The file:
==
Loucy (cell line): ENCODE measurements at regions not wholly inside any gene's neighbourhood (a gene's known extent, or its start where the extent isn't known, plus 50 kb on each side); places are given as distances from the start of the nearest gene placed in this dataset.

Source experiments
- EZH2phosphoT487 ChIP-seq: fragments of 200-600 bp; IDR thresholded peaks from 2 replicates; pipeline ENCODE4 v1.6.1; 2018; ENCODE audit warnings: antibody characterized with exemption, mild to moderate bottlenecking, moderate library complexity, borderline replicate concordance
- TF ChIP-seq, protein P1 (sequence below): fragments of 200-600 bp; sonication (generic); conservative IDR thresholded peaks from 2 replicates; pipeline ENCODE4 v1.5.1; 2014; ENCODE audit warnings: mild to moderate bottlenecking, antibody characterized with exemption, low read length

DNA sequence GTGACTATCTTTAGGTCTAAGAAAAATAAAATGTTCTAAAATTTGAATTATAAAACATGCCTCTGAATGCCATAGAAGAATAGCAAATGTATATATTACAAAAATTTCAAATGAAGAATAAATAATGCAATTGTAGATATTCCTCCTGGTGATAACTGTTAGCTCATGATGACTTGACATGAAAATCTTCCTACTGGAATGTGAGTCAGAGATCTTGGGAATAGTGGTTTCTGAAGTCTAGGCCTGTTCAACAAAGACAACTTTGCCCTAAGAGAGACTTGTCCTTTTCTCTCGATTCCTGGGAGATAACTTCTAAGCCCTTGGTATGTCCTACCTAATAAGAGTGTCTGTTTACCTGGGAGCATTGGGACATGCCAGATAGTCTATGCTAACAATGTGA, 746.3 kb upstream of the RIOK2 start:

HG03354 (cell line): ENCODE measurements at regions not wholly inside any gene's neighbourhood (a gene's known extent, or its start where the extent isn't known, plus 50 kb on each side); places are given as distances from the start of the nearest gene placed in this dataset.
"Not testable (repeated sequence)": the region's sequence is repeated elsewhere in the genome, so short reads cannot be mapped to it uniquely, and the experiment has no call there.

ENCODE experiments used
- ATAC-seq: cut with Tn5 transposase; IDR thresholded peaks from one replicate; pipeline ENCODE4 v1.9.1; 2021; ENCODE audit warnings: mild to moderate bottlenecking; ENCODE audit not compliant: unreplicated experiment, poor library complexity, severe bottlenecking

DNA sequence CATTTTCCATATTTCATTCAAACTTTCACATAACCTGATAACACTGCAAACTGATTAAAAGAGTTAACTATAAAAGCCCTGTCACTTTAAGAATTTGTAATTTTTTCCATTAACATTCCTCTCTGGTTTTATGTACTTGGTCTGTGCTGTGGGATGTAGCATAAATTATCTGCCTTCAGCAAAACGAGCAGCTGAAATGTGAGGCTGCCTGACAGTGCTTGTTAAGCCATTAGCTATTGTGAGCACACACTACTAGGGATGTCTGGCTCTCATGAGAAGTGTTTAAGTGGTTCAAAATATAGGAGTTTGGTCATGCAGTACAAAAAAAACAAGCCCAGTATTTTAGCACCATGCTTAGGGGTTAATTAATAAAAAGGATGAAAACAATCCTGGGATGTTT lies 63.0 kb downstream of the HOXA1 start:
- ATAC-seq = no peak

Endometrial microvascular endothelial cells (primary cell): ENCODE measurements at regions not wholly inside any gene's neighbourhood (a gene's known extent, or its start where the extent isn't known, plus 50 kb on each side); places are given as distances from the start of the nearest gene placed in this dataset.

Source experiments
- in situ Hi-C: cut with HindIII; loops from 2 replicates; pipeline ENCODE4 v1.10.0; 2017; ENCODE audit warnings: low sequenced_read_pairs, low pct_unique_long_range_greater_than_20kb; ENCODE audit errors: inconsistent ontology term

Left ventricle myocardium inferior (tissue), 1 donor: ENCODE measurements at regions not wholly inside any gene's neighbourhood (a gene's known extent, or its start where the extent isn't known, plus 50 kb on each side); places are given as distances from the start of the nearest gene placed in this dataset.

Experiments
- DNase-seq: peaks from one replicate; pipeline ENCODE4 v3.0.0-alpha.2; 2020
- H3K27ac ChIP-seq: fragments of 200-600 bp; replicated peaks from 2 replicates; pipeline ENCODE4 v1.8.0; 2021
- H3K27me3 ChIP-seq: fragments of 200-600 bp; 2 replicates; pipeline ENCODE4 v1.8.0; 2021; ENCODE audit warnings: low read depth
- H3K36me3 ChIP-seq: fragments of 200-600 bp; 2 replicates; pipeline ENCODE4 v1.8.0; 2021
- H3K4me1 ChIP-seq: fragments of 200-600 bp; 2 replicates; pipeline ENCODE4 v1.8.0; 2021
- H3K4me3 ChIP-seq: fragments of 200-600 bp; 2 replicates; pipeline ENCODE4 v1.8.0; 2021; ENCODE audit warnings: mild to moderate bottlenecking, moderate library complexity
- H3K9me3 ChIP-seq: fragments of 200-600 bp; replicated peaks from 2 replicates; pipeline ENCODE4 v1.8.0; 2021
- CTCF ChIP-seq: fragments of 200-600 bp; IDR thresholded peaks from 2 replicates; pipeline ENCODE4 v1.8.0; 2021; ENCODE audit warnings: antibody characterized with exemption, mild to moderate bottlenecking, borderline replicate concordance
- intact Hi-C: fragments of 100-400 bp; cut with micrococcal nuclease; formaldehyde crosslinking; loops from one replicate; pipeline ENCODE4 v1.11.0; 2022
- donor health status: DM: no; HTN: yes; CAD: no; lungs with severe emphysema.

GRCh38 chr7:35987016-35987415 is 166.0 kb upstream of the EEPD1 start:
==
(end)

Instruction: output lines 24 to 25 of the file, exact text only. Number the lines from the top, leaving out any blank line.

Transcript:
- CTCF ChIP-seq: fragments of 200-600 bp; IDR thresholded peaks from 2 replicates; pipeline ENCODE4 v1.8.0; 2021; ENCODE audit warnings: antibody characterized with exemption, mild to moderate bottlenecking, borderline replicate concordance
- intact Hi-C: fragments of 100-400 bp; cut with micrococcal nuclease; formaldehyde crosslinking; loops from one replicate; pipeline ENCODE4 v1.11.0; 2022